A senior partner plugs his tablet into a public charger at the airport, hopeful to have enough juice for the flight. A junior partner dashes off a quick work email on her phone before handing it to her 7-year-old who downloads a brand new game. A summer associate, after spending all summer downloading unsecured documents onto his personal tablet, leaves the firm to head back to school.
Each one of these people, without realizing it, just put all of your firm’s data at risk. This is why your firm needs a Bring Your Own Device policy.
Living in a BYOD Policy World
It’s easy to understand why companies and law firms like BYOD (“Bring Your Own Device”). The firm gets increased productivity—allowing employees to perform tasks remotely at any time of the day, with decreased cost.
However, BYOD also introduces numerous new variables into your security system. Any of the situations discussed above provides an opportunity for hackers to bypass all of your expensive cyber security systems.
These new threats come at an already dangerous time for law firms. With generally more lax security, law firms are increasingly being seen as the potential “soft underbelly” by hackers. Your firm has confidential information on your clients’ patent applications, trade secret lawsuits, employment discrimination history, medical records, bank account information, etc.
Most importantly, your firm’s data is full of Personally Identifiable Information, or PII (otherwise known as all the basic questions your bank asks you before authorizing that big purchase you just made).
The price of being hacked is going up as well. Last year, Target reported that malware had allowed a group of hackers to obtain the credit and debit card information for over 100 million customers. While the financial toll was high, the damage to Target’s reputation may have been higher.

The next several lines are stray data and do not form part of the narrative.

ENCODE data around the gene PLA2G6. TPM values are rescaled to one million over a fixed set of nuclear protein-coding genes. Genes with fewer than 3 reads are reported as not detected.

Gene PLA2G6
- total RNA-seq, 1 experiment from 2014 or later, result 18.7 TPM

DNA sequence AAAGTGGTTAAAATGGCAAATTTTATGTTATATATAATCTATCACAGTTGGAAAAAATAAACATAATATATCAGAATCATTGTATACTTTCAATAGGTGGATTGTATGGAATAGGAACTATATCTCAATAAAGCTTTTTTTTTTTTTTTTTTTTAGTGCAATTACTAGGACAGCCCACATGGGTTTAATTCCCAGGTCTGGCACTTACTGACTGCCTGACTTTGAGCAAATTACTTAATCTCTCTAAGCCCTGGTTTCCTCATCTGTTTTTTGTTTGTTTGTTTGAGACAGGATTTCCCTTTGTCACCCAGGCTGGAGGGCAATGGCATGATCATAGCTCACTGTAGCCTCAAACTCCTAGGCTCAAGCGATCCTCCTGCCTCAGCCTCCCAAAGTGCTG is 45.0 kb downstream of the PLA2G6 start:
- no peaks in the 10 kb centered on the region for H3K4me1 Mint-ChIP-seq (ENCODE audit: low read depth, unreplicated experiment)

It’s worse for law firms that, unlike a national retail chain, depend on their reputation. With more states and ethics rules requiring prompt and complete disclosure of potential security breaches, how eager are you to tell your biggest client that her company’s information is now being auctioned off by Russian hackers?
You Need A Plan
There’s no way to make your information completely secure, but you can minimize your risks.
There are four key steps:
Yes, this is serious business, but overreacting can make the problem worse. They rarely solve the problem they seek to address, and usually have numerous unintended consequences. Bad ones.
Assess Your Risks
What are your risks? What are your capabilities? Figure out what you need, and what your firm’s resources can handle.
Plan For The Future
Set up your policy in a transparent manner. Everyone has to know what it says, who runs it, how it’s changed. Most importantly, everyone needs to understand why it’s important and how their compliance with the plan is essential.
Implement A Policy
One weak link in the chain can bring the whole thing down, so you need everyone’s buy-in for this to work. Don’t exempt anybody. Particularly at the top.
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